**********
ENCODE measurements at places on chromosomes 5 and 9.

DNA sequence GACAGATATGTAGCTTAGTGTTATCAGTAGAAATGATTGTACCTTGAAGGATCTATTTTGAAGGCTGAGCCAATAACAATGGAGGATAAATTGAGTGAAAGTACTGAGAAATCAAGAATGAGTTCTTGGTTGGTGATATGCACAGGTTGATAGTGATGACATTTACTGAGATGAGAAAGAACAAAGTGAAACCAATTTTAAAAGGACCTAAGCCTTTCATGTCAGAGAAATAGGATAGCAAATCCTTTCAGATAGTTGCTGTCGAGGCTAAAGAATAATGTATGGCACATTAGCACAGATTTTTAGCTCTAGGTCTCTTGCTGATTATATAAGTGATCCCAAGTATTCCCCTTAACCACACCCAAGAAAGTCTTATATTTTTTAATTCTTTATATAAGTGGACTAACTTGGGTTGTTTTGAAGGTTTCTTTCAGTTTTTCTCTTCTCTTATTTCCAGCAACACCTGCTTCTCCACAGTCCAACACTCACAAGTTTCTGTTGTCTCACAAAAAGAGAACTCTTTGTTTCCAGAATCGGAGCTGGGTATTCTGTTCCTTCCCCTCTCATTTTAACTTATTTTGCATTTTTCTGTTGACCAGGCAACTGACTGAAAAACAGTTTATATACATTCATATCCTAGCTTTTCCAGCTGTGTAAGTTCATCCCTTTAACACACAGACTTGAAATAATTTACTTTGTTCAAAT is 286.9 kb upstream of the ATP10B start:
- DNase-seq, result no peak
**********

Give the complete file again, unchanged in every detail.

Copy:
ENCODE measurements at places on chromosomes 5 and 9.

DNA sequence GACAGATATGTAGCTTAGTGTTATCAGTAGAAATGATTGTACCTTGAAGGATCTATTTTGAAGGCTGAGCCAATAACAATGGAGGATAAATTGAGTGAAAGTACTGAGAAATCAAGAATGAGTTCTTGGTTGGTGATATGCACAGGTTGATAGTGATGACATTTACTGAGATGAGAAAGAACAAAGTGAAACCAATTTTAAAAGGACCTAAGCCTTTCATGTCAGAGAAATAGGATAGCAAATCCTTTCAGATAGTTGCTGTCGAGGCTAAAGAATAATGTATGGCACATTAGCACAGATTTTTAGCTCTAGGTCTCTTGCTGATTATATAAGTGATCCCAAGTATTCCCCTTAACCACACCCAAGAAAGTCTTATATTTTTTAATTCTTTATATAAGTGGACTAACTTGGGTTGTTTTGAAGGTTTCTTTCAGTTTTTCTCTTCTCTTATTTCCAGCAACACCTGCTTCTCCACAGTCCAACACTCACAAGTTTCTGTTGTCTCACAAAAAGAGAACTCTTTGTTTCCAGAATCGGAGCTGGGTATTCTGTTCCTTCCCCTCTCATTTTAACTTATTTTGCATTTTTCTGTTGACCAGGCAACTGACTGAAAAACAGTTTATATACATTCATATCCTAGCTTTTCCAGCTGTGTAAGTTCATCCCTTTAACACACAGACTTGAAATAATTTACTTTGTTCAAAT is 286.9 kb upstream of the ATP10B start:
- DNase-seq, result no peak